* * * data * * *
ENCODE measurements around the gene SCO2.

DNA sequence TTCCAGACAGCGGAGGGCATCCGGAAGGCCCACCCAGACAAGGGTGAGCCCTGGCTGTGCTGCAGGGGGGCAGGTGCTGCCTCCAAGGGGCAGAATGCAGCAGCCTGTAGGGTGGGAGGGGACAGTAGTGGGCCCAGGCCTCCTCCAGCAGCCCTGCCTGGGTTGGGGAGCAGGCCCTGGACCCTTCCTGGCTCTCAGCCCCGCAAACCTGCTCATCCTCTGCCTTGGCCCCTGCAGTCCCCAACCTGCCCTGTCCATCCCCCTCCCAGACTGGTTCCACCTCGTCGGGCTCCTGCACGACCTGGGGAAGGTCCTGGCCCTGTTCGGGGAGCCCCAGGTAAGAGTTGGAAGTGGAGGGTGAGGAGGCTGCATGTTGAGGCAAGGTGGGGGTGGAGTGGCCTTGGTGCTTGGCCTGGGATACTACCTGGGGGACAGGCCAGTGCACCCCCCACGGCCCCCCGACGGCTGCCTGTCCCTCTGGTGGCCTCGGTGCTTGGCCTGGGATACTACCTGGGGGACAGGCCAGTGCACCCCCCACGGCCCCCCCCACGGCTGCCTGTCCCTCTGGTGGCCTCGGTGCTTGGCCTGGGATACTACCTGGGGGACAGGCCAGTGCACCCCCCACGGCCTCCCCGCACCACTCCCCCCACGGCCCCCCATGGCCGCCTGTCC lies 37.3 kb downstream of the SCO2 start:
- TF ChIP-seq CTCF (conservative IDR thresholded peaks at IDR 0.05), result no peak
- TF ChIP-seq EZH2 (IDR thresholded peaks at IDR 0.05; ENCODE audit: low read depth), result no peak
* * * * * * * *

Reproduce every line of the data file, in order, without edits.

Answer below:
ENCODE measurements around the gene SCO2.

DNA sequence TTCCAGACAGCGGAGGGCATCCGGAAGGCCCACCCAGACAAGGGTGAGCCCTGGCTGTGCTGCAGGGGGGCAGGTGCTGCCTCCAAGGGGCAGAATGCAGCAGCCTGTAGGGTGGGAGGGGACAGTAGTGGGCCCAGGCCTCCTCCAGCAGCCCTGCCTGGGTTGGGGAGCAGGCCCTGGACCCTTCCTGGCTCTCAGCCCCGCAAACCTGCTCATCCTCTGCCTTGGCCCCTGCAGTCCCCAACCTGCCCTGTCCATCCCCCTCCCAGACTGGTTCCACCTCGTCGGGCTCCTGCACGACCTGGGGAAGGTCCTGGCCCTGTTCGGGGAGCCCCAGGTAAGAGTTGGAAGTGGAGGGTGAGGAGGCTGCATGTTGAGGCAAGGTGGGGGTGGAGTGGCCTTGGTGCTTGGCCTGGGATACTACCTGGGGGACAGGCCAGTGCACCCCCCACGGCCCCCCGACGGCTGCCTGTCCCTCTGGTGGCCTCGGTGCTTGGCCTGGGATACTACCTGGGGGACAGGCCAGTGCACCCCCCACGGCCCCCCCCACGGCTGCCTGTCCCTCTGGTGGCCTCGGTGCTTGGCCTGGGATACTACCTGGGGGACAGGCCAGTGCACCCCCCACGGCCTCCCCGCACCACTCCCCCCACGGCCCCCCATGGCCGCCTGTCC lies 37.3 kb downstream of the SCO2 start:
- TF ChIP-seq CTCF (conservative IDR thresholded peaks at IDR 0.05), result no peak
- TF ChIP-seq EZH2 (IDR thresholded peaks at IDR 0.05; ENCODE audit: low read depth), result no peak